The Roots of Romanticism at last makes available in printed form Isaiah Berlin's most celebrated lecture series, the Mellon lectures, delivered in Washington in 1965, recorded by the BBC, and broadcast several times. A published version has been keenly awaited ever since the lectures were given, and Berlin had always hoped to complete a book based on them. But despite extensive further work this hope was not fulfilled, and the present volume is an edited transcript of his spoken words.
For Berlin, the Romantics set in motion a vast, unparalleled revolution in humanity's view of itself. They destroyed the traditional notions of objective truth and validity in ethics with incalculable, all-pervasive results. As he said of the Romantics elsewhere: "The world has never been the same since, and our politics and morals have been deeply transformed by them. Certainly this has been the most radical, and indeed dramatic, not to say terrifying, change in men's outlook in modern times."
In these brilliant lectures Berlin surveys the myriad attempts to define Romanticism, distills its essence, traces its developments from its first stirrings to its apotheosis, and shows how its lasting legacy permeates our own outlook. Combining the freshness and immediacy of the spoken word with Berlin's inimitable eloquence and wit, the lectures range over a cast of the greatest thinkers and artists of the eighteenth and nineteenth centuries, including Kant, Rousseau, Diderot, Schiller, Schlegel, Novalis, Goethe, Blake, Byron, and Beethoven. Berlin argues that the ideas and attitudes held by these and other figures helped to shape twentieth-century nationalism, existentialism, democracy, totalitarianism, and our ideas about heroic individuals, individual self-fulfillment, and the exalted place of art. This is the record of an intellectual bravura performance--of one of the century's most influential philosophers dissecting and assessing a movement that changed the course of history.
Isaiah Berlin was, until his death in 1997, a Fellow of All Souls College, Oxford. He was renowned as an essayist and as the author of many books, among them Karl Marx, Four Essays on Liberty, Russian Thinkers, The Sense of Reality, The Proper Study of Mankind, and from Princeton, Concepts and Categories, Personal Impressions, The Crooked Timber of Humanity, The Roots of Romanticism, The Power of Ideas, and Three Critics of the Enlightenment. Henry Hardy, a Fellow of Wolfson College, Oxford, is one of Isaiah Berlin's literary trustees. He has edited several other volumes by Berlin, and is currently preparing Berlin's letters and remaining unpublished writings for publication.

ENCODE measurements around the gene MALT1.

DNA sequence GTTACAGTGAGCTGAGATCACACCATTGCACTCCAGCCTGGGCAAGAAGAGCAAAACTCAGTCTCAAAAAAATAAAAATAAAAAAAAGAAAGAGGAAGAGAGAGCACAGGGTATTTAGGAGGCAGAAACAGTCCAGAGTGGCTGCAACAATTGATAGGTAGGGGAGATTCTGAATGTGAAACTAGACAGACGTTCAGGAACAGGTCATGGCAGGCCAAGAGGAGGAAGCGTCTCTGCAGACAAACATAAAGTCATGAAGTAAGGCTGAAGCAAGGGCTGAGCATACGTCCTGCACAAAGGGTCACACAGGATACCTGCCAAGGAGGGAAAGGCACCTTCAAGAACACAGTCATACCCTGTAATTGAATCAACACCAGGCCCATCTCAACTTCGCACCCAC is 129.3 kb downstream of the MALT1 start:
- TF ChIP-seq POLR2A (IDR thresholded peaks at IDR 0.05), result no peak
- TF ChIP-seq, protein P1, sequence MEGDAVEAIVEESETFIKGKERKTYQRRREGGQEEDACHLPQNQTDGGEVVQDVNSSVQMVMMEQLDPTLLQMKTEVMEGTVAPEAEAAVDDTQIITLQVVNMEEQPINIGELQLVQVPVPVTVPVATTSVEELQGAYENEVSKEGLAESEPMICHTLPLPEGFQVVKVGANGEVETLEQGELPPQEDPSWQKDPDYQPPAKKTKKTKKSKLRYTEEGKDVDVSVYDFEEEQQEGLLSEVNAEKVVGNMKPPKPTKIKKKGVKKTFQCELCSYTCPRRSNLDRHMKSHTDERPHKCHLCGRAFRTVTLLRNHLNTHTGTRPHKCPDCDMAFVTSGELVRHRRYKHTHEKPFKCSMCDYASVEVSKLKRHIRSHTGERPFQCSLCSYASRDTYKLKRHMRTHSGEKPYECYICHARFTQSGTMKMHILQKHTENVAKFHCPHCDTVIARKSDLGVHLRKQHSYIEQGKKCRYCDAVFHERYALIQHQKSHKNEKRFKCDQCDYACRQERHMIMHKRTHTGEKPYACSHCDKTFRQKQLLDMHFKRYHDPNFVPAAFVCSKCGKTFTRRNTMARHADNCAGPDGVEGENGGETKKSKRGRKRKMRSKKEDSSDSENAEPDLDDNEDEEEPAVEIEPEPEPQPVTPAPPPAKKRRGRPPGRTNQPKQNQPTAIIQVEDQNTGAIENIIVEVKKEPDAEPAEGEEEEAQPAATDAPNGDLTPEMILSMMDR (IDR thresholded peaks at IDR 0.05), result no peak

"Exhilaratingly thought-provoking. . . ."--The Times (London)
"A fascinating intellectual history. . . . Berlin partakes in a kind of victory celebration, an often breathless study of the movement that ended the hegemony of the rationalist tradition."--Douglas A. Sylva, New York Times Book Review
"Berlin at his best: quick-minded, erudite, witty and profound, and, above all, exciting. To read this book is to feel the force of living thought coming white-hot from the forge of a superb mind."--John Banville, The Irish Times
"Thoroughly brilliant, often thrilling and yet always accessible."--Publishers Weekly (starred review)
"Here is Berlin doing what everyone said he did best: talk. . . . Berlin remains the tactful guest, discerning liberalism, toleration, decency and the appreciation of the imperfections of life also among the romantic movement's legacies. . . . Berlin liked to remind people that when they most believe they know where they are going, that is when they are likeliest to be wrong."--Colin Walters, The Washington Times
"A superlatively readable and absorbing primer. . . . As Berlin unfolds [Romanticism's] development, politics and art as we know them become more comprehensible than ever before."--Booklist
"The lecture pace of this volume makes it an excellent resource for both beginning researcher and seasoned scholar."--Library Journal
"[A] supremely intelligent and illuminating little book. . . . [A] marvelous example of Berlin doing what he did best--the judiciously poised and open-minded elucidation of 18th- and 19th-century philosophy. . . . In an era where humane intellectual discourse has been deconstructed, intertextualised, phallicised and generally kicked senseless, Berlin's writing shines like a beacon."--Rupert Christiansen, The Spectator
Table of Contents:
|1||In Search of a Definition||1|
|2||The First Attack on Enlightenment||21|
|3||The True Fathers of Romanticism||46|
|4||The Restrained Romantics||68|
|6||The Lasting Effects||118|
Other Princeton books authored or coauthored by Isaiah Berlin:
Other Princeton books authored or coauthored by Henry Hardy:
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